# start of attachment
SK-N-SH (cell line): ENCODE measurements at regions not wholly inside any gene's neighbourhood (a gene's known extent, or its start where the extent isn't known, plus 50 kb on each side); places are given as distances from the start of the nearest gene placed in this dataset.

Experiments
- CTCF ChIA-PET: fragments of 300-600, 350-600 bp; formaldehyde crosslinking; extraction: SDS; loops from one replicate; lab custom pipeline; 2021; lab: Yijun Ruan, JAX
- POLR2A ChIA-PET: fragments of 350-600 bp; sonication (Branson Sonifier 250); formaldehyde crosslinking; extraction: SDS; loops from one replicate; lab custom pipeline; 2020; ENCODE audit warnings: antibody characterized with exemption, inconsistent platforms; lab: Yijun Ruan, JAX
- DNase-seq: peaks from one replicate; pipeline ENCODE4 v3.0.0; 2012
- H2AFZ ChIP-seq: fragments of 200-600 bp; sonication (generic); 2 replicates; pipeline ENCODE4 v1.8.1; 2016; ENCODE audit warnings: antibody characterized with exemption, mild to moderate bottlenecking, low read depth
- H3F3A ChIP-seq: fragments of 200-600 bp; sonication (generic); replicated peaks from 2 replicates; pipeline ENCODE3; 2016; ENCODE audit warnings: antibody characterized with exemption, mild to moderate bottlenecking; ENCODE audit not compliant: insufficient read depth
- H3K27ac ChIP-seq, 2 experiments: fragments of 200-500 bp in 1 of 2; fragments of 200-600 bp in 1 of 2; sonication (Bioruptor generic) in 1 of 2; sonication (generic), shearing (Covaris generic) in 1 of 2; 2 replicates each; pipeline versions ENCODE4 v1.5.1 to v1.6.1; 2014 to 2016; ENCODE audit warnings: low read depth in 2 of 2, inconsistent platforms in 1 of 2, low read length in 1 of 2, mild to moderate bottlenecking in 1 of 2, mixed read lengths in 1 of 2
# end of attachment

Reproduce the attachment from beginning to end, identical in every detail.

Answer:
SK-N-SH (cell line): ENCODE measurements at regions not wholly inside any gene's neighbourhood (a gene's known extent, or its start where the extent isn't known, plus 50 kb on each side); places are given as distances from the start of the nearest gene placed in this dataset.

Experiments
- CTCF ChIA-PET: fragments of 300-600, 350-600 bp; formaldehyde crosslinking; extraction: SDS; loops from one replicate; lab custom pipeline; 2021; lab: Yijun Ruan, JAX
- POLR2A ChIA-PET: fragments of 350-600 bp; sonication (Branson Sonifier 250); formaldehyde crosslinking; extraction: SDS; loops from one replicate; lab custom pipeline; 2020; ENCODE audit warnings: antibody characterized with exemption, inconsistent platforms; lab: Yijun Ruan, JAX
- DNase-seq: peaks from one replicate; pipeline ENCODE4 v3.0.0; 2012
- H2AFZ ChIP-seq: fragments of 200-600 bp; sonication (generic); 2 replicates; pipeline ENCODE4 v1.8.1; 2016; ENCODE audit warnings: antibody characterized with exemption, mild to moderate bottlenecking, low read depth
- H3F3A ChIP-seq: fragments of 200-600 bp; sonication (generic); replicated peaks from 2 replicates; pipeline ENCODE3; 2016; ENCODE audit warnings: antibody characterized with exemption, mild to moderate bottlenecking; ENCODE audit not compliant: insufficient read depth
- H3K27ac ChIP-seq, 2 experiments: fragments of 200-500 bp in 1 of 2; fragments of 200-600 bp in 1 of 2; sonication (Bioruptor generic) in 1 of 2; sonication (generic), shearing (Covaris generic) in 1 of 2; 2 replicates each; pipeline versions ENCODE4 v1.5.1 to v1.6.1; 2014 to 2016; ENCODE audit warnings: low read depth in 2 of 2, inconsistent platforms in 1 of 2, low read length in 1 of 2, mild to moderate bottlenecking in 1 of 2, mixed read lengths in 1 of 2